Alabama Police Gun Down Another Unarmed Man in His Own Yard

Alabama Police Gun Down Another Unarmed Man in His Own Yard

Alabama Police Gun Down Another Unarmed Man in His Own Yard
The Prichard Police officer who shot and killed Lawrence Hawkins, 56, of Prichard, was not wearing a body camera at the time of the shooting, according to ...

The Prichard Police Department in Alabama is back in the news, this time joining the killing-of-unarmed-men media circus. The Mobile County Sheriff’s Office (MCSO) confirms that PPD shot and killed an unarmed man over the weekend. Police claim the situation began as a routine traffic stop.

The official story is that Officer Johnathan Murphy was trying to pull over 56-year-old Lawrence Hawkins. He ran a red light near his home and pulled into his driveway. Hawkins hopped out of the vehicle and reached back in to retrieve his phone. It was at that point Murphy shot him. The shots rang out around 9:30 p.m. on Saturday, Nov. 18, on First Avenue in Prichard, Alabama. Soon after, posts on social media began circulating about a high police presence in the area.

Witnesses admit Hawkins ran the red light on the corner but question police behavior. Residents say the officer did not have his siren or lights on prior to the shooting. How were they signaling for Hawkins to stop and pull over? Should Hawkins just pull over at the sight of the cops behinds him?

Lakeisha Williams witnessed the shooting from half a block away. She told reporters, “The police got behind, they were just like this here up on him.  They didn’t put no lights on or give him no kind of sign to try to give him a signal to stop.” She added police officers followed Hawkins onto his driveway. “Mr. Lawrence got out and he reached up in his truck.  The officer fired pow, pow, pow, three times and then he cut his lights on after he shot him,” said Williams.

Neighbors of Hawkins speak of him highly. Hawkins is often cutting neighbors’ lawn or tinkering under the hood of a car.

“He believed in work, he knew a little bit about everything. He knew a motor, would take a motor out of the car, build a house,” said Glenn Wright.

Another man said, “He don’t do nothing but cut grass and work on cars every day of his life.  That’s all he do.  He don’t mess with anybody.”

Jerry Ward said, “He was a pretty nice fellow in the neighborhood.  He was on disability and cut grass and stuff like that for the neighborhood.”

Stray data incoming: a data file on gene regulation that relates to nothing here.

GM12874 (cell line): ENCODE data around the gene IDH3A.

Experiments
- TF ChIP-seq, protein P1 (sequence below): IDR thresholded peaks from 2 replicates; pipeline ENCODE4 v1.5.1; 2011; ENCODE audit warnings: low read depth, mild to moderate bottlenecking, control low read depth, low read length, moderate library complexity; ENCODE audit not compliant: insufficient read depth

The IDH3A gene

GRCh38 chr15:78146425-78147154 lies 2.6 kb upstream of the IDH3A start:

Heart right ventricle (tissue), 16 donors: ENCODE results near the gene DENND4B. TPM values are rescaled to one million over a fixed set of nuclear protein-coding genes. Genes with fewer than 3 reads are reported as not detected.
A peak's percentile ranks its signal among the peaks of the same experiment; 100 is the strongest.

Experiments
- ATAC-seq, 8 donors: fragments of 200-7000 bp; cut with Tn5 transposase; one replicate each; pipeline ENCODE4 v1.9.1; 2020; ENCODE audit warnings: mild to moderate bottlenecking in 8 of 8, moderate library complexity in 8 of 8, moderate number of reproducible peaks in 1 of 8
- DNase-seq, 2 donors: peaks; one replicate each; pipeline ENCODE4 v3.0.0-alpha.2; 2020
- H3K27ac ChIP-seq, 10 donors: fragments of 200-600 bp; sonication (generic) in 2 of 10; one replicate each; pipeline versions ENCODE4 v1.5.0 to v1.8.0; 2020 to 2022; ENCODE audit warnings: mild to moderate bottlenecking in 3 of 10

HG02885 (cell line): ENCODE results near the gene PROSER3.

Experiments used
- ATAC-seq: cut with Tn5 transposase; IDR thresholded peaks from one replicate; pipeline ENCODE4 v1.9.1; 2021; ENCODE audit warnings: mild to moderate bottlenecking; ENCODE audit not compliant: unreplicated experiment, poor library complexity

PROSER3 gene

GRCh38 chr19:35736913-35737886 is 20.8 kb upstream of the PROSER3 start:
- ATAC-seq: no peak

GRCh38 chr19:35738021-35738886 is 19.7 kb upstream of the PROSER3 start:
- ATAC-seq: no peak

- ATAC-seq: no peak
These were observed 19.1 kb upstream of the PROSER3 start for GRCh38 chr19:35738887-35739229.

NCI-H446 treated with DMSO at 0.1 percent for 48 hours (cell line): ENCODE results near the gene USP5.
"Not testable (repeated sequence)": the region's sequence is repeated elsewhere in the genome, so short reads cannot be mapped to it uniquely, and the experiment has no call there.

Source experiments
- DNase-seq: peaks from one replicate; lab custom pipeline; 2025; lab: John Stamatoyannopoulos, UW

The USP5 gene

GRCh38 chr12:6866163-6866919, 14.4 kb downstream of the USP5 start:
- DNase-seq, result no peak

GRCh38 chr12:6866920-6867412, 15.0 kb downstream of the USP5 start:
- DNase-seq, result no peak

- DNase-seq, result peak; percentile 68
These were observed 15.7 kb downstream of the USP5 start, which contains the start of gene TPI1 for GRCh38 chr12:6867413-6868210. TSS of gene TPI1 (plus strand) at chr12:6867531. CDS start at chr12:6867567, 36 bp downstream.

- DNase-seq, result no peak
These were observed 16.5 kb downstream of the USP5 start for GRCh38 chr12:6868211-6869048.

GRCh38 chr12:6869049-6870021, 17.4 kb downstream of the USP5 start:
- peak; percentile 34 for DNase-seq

Friends and family of Hawkins are demanding to know why officers did not have sirens or flashing lights on if they were conducting a traffic stop. At this time, there are few answers none of which answer that glaring question. Alabama’s MCSO is looking into when Murphy engaged his lights.

Calls to the city have been made in regards to body cam footage but according to MCSO, Murphy did not have on a body cam. PPD has in the past streamed live arrests and drug busts but admit that body cams and dashboard cams are not standard issue for officers. Some of the officers do purchase their own cameras one of whom did respond to the scene, but only after Hawkins had been shot.

Immediately after the shooting Murphy declined to speak without his attorney present. This in turn stalled any preliminary information investigators hoped to glean from the shooting.

Sheriff Sam Cochran said, “Understand, we’re conducting a criminal investigation, not an internal investigation — he does not work for us. So, our investigators would have and did inform him of his constitutional rights and informed him they were going to question him. At that time, he indicated that he wished to speak to an attorney prior to making a statement.”

Investigators are still collecting evidence from the scene in Prichard, Alabama despite not being able to speak with Murphy.

Cochran said Monday it was far too early to speculate about whether Murphy’s use of deadly force was justified. He also rejected the idea that investigators would base an investigation around “looking for justification”

“We’re going to investigate the facts. The facts speak for themselves, and the law will be applied,” he added. “We know this is a very important case to the community because it’s a very important case to us. We take it extremely seriously, and we’re going to be as forthcoming as possible.”